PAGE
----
Saving lives at birth through innovation

Cape Town | Recent research has found that a locally-developed innovative device, called UmbiFlow, has the potential to significantly reduce the incidence of stillbirths in developing countries.

The device was developed by the South African Medical Research Council (SAMRC) in collaboration with the Council for Scientific Research (CSIR). The study to test the device was conducted by the SAMRC-University of Pretoria’s Maternal and Infant Health Care Strategies Unit in Mamelodi, South Africa.

The Umbiflow device essentially measures blood flow in the umbilical cord of unborn babies so as to assess placental function. In the study, it was found that 1 in 10 pregnant women between seven and eight months, who displayed no signs or symptoms of illness had abnormal UmbiFlow readings, indicating potential abnormalities in placental function. Of the 1 in 10 women in which potential placental function abnormalities were detected, 1 in 10 had absent end diastolic flow (AEDF), a severe abnormality of the placenta that can lead to the death of the baby if not attended to.

“Currently, only pregnant mothers that are considered “high risk” or present signs of slow foetal growth are referred by clinics to secondary care, ” says Professor Rob Pattinson,  Unit Director at the SAMRC-University of Pretoria  Maternal and Infant Health Care Strategies Research Unit. “It is at the secondary care level where Intrauterine Growth Restriction can be confirmed or excluded through the use of Doppler technology, and mothers are offered appropriate care to reduce the risk of still birth.”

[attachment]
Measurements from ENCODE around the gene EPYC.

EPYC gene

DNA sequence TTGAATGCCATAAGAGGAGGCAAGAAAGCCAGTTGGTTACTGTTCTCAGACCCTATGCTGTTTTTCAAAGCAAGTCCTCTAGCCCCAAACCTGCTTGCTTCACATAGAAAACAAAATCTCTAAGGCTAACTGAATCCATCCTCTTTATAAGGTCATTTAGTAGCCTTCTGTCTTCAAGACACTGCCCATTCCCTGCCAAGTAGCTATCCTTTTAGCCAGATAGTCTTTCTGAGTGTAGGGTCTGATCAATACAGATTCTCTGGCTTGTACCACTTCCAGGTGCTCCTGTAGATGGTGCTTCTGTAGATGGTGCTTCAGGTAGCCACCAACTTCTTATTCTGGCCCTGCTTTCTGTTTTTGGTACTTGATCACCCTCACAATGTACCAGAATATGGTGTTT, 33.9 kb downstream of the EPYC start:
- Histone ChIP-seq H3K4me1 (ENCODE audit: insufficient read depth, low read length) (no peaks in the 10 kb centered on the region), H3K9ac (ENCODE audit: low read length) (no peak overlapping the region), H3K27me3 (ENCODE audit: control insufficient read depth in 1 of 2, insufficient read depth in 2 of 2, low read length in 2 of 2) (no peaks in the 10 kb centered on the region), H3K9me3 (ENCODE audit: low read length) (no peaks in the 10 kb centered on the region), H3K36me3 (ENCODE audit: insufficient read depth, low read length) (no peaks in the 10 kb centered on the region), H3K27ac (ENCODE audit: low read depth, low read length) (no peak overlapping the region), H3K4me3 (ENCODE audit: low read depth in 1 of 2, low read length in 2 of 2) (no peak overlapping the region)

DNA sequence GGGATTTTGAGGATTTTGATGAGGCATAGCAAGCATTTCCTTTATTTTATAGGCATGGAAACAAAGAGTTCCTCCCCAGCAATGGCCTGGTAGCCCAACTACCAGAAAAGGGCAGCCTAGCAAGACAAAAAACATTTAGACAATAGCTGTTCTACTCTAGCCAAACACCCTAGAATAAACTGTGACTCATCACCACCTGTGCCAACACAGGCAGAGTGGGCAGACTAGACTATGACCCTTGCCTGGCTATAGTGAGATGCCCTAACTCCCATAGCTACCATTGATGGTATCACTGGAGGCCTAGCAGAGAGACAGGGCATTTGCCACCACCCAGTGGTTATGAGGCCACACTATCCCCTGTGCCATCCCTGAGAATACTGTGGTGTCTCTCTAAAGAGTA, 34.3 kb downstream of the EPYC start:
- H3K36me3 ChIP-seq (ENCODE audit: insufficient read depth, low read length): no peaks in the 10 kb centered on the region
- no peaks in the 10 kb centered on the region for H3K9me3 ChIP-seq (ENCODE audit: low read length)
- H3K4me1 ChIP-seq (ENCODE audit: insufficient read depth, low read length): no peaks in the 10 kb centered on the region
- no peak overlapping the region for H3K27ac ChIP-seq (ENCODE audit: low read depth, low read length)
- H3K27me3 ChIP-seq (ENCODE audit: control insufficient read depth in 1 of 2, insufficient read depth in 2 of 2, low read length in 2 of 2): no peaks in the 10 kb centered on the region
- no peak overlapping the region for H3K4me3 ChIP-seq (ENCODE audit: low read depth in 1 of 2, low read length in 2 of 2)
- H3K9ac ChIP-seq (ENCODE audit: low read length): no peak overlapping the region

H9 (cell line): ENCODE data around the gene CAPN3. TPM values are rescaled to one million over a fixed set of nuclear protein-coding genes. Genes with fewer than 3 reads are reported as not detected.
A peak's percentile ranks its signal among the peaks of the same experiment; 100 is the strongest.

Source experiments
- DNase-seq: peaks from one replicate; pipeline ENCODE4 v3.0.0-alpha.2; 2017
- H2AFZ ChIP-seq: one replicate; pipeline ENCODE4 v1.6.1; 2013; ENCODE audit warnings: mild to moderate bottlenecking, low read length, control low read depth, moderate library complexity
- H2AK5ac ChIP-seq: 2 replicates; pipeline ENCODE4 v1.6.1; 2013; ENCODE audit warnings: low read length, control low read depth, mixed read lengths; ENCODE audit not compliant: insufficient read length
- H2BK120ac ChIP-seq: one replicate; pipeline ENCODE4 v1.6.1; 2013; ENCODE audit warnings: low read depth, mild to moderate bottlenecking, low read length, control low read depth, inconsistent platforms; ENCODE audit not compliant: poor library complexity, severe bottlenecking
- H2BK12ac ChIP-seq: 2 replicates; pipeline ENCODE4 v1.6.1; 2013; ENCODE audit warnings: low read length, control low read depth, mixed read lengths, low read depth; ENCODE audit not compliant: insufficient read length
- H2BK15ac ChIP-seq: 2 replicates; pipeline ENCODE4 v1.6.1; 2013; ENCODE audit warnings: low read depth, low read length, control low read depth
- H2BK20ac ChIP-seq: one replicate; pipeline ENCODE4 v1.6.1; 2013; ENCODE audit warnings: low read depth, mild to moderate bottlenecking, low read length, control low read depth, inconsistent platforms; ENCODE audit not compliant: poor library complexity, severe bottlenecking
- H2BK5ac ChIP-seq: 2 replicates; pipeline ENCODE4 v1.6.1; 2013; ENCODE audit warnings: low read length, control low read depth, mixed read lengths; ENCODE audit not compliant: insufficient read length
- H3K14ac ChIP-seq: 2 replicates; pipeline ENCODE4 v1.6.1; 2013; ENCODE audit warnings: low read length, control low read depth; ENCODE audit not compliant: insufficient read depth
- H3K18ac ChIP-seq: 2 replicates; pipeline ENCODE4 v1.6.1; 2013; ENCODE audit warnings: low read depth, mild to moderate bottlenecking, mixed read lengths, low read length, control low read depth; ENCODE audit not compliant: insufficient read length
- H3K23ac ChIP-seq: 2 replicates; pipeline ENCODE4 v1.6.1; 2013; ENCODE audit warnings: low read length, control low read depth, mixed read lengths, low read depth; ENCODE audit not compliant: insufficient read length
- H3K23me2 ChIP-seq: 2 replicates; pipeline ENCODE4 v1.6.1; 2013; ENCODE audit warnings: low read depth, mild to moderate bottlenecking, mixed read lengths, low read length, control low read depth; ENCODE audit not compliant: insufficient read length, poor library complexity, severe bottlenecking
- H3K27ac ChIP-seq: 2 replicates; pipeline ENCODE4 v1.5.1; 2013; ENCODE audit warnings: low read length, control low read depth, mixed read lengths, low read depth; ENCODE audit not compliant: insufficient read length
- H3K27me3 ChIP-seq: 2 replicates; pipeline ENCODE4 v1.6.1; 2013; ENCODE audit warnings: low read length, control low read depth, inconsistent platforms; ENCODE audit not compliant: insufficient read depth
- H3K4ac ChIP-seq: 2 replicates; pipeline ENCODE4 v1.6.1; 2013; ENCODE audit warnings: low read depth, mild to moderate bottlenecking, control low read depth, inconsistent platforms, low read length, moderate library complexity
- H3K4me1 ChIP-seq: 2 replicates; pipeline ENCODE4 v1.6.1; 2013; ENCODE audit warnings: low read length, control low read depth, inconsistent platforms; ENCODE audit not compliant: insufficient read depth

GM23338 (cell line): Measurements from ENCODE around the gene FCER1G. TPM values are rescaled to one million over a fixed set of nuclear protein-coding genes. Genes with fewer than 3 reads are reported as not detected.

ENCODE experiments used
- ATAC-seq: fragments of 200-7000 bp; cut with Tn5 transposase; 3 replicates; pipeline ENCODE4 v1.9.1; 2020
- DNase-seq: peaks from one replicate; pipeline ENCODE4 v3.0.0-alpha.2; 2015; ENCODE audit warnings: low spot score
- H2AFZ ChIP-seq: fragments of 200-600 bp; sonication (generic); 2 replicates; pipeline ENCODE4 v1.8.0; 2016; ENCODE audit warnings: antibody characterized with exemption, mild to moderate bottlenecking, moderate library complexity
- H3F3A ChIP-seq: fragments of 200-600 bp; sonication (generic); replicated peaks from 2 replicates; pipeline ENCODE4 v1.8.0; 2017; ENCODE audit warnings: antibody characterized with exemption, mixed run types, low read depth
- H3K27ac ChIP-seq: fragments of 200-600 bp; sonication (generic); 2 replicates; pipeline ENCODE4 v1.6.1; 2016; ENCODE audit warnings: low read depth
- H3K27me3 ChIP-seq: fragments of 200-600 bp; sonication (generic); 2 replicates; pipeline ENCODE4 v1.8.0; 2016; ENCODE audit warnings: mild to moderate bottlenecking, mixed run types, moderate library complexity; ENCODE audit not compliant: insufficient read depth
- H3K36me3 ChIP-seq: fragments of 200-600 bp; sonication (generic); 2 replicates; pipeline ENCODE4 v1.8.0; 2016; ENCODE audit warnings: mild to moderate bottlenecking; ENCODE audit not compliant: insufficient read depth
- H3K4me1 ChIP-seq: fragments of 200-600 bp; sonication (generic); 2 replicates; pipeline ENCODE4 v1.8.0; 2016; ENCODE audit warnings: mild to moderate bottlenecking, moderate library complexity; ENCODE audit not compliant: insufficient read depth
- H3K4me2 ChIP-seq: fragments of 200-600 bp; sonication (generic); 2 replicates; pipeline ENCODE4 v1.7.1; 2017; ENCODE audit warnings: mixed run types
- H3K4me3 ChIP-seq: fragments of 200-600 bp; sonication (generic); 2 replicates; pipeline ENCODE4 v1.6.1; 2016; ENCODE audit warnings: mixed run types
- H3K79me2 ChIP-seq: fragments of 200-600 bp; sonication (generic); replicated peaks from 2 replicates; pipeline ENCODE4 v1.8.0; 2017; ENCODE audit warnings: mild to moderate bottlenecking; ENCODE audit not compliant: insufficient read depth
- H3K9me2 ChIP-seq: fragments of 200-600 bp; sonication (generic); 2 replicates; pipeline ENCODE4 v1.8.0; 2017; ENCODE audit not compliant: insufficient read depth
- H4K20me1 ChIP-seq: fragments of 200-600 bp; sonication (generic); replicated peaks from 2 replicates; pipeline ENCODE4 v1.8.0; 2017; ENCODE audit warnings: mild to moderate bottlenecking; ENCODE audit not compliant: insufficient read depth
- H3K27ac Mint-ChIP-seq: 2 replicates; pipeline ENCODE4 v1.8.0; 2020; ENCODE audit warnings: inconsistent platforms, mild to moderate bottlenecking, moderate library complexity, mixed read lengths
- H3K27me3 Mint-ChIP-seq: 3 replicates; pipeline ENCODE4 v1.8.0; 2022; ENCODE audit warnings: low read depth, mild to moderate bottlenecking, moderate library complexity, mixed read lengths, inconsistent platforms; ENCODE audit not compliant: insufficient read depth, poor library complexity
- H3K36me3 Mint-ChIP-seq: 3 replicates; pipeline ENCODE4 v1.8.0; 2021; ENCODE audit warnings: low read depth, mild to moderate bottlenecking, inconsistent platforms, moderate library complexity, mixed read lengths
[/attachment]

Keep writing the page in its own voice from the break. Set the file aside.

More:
In South Africa, unexplained stillbirth is the largest category of perinatal death. Intrauterine Growth Restriction is associated with 33% of unexplained stillbirth and the majority (80%) of these mothers are considered clinically normal and therefore not referred to secondary care.

“The study is impressive in that it looked at women who, by currently used methods, would be considered clinically normal, but by using this method we were able to identify that they were not, “adds Professor Pattinson.  “This ultimately means that this simple hand held device is saving babies’ lives.”

The results of the research indicate that the prevalence of placental function abnormalities could be ten times higher in developing countries than in high-income countries.  The research will now be expanded to other areas of South Africa to determine whether the prevalence of placental function abnormalities is similar and whether the demonstrated reduction in peri-natal mortality as a result of routine screening with UmbiFlow can be replicated. If successful, the technology could be rolled out as an inventive, yet simple way to screen pregnant women to identify babies who are at risk of stillbirth.

The project was funded by the South African Medical Research Council, The CSIR, and the Department of Science and Technology through its Health Innovation Directorate, and is a result of a successful collaboration with the Gauteng, Western Cape, and National Departments of Health.


Release date: 
Thursday, November 17, 2016 - 11:50
Keletso Ratsela
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